a) 4 b) 9 c) 15 d) 18

Queen Charlotte Sophia (1744–1818) c.1779
Joshua Reynolds (1723–1792) (studio of)
Oil on canvas
H 254 x W 152 cm
Victoria Art Gallery

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George III (1738–1820)
Image credit: Victoria Art Gallery

George III

Which of the following was NOT one of George III’s children?

a) William IV b) Charlotte, Queen of Wurtemberg c) Queen Victoria d) George IV

George III (1738–1820) c.1779
Joshua Reynolds (1723–1792) (studio of)
Oil on canvas
H 254 x W 152 cm
Victoria Art Gallery

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Major Charles Edward Davis (1827–1902), with His Dog
Image credit: Victoria Art Gallery

Major Davis

Which of the following was Major Davis NOT known for?

a) Excavating the Roman Baths b) Designing Bath’s Empire Hotel c) Breeding tortoises d) Having badly behaved dogs

Major Charles Edward Davis (1827–1902), with His Dog
Leonard Frank Skeats (1874–1943)
Oil on canvas
H 91.5 x W 71 cm
Victoria Art Gallery

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Royal Crescent, Bath
Image credit: Victoria Art Gallery

Answers

Henry VII B: Arthur.
Arthur Prince of Wales died age of 15. His younger brother Henry became heir to the throne

Beau Nash B: Gambling Although he served as Bath’s Master of Ceremonies for several decades, gambling was Nash’s real passion. It was rife in 18th century Bath.

General Wade A: Serve as Master of Ceremonies However in 1769 his great-nephew William Wade took on this role.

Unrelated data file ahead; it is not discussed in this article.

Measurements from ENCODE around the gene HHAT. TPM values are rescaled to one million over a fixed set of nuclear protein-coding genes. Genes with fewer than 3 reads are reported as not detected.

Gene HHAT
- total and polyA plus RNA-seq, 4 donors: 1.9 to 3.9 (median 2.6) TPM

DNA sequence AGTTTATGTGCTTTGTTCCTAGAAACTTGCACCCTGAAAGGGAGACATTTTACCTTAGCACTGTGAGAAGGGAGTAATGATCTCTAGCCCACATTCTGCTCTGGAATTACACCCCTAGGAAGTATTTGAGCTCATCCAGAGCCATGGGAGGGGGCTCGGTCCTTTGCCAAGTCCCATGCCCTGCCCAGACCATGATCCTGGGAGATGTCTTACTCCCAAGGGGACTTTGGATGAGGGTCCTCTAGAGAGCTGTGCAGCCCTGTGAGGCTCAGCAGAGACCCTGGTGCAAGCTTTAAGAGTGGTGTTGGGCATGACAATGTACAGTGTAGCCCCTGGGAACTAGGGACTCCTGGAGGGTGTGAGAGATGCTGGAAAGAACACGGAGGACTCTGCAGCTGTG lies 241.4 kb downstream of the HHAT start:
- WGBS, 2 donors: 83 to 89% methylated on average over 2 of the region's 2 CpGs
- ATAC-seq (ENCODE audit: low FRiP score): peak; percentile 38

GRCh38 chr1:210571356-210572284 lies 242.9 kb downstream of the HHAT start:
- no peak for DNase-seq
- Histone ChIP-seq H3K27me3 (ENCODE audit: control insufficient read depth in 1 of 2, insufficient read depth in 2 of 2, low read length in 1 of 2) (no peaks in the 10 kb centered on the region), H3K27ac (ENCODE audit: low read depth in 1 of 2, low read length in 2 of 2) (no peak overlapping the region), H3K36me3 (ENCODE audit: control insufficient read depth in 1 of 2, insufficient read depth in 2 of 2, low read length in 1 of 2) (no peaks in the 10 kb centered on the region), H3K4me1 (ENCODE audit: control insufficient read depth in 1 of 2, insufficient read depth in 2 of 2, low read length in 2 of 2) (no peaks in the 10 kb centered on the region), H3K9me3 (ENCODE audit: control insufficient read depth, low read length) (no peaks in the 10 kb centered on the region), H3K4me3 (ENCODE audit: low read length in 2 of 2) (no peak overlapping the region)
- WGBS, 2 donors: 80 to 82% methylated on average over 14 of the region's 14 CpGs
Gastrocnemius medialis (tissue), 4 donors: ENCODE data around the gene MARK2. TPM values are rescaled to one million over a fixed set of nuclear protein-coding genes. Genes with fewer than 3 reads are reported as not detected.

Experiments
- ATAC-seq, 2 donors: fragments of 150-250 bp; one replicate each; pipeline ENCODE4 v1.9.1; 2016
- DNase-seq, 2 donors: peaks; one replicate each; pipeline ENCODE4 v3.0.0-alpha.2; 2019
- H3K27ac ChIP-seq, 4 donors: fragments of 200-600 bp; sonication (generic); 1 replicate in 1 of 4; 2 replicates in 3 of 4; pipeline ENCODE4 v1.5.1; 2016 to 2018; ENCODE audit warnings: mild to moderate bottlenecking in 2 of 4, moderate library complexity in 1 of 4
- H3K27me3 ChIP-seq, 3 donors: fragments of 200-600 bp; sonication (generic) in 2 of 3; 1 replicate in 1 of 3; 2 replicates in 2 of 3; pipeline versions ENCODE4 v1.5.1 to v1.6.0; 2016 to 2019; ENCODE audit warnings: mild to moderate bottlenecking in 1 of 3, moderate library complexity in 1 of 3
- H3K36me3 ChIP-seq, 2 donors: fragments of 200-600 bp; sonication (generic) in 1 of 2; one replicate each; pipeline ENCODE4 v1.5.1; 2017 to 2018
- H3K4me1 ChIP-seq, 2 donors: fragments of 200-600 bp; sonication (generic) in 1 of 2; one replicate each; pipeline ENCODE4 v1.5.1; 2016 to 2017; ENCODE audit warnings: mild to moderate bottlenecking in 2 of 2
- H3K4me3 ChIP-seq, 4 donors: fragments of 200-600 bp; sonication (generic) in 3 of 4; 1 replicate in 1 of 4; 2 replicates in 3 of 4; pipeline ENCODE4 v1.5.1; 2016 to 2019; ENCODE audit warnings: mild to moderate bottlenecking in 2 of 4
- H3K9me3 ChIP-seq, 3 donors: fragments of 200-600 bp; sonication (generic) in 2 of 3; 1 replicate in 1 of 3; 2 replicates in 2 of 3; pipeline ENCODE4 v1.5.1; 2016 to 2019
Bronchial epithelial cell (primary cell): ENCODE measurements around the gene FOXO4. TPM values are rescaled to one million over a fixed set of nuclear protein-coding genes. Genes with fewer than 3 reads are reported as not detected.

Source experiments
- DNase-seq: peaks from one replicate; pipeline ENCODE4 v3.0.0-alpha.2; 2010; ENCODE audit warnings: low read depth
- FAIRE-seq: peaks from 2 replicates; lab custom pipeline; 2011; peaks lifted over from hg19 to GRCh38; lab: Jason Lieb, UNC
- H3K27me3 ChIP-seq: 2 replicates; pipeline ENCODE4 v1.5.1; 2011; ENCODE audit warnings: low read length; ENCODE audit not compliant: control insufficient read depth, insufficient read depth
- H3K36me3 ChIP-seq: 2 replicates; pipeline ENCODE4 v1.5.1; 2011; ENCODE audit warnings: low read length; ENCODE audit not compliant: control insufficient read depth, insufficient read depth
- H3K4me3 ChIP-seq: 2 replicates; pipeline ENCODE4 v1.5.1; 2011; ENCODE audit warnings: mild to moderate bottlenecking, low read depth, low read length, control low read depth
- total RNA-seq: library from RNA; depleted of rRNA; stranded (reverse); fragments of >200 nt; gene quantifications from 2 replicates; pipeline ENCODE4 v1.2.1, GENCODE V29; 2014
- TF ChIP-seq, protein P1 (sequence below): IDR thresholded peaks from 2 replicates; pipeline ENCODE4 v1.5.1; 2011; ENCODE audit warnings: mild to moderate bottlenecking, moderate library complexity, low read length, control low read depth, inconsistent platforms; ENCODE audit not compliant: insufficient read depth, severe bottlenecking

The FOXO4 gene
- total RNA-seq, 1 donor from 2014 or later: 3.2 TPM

William Pulteney, Earl of Bath C: Prime Minister for 2 days.
Another Pulteney was responsible for the famous Bath building projects.

Royal Crescent, Bath
Joseph Sheldon (active 1784–1821)
Oil on wood
H 32.5 x W 51.6 cm
Victoria Art Gallery

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Pulteney Bridge, Weirs and Old Saint Michael's Church, Bath
Image credit: Victoria Art Gallery

Answers

Frederick, Prince of Wales A: George III George was Frederick’s eldest son. William IV was one of his grandchildren, Queen Victoria was his great granddaughter.

William Pitt, Earl of Chatham A: 2 years. Pitt spent years as leader of the opposition but was only briefly Prime Minister. His son, Pitt the Younger, was also Prime Minister – for nearly 2 decades.

Charles Pratt D: Camden Town One of Pratt’s titles was Earl Camden. He owned land in Kentish Town, north of London. In the 1790s he granted leases for development there. It became known as Camden Town

Pulteney Bridge, Weirs and Old Saint Michael's Church, Bath
Joseph Sheldon (active 1784–1821)
Oil on wood
H 23 x W 44 cm
Victoria Art Gallery

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South Parade, Bath
Image credit: Victoria Art Gallery

Answers

Queen Charlotte C: 15 Queen Charlotte had her first baby in 1762. Over the next 21 years she had 14 more. All except 2 lived to adulthood.

George III C: Queen Victoria. Victoria was George III’s granddaughter.

Major Charles Davis C: He wasn’t a tortoise breeder Charles Davis had a varied and successful career as Bath’s city architect. He designed the Empire Hotel and many other well-known buildings.

South Parade, Bath
Joseph Sheldon (active 1784–1821)
Oil on wood
H 23.5 x W 45 cm
Victoria Art Gallery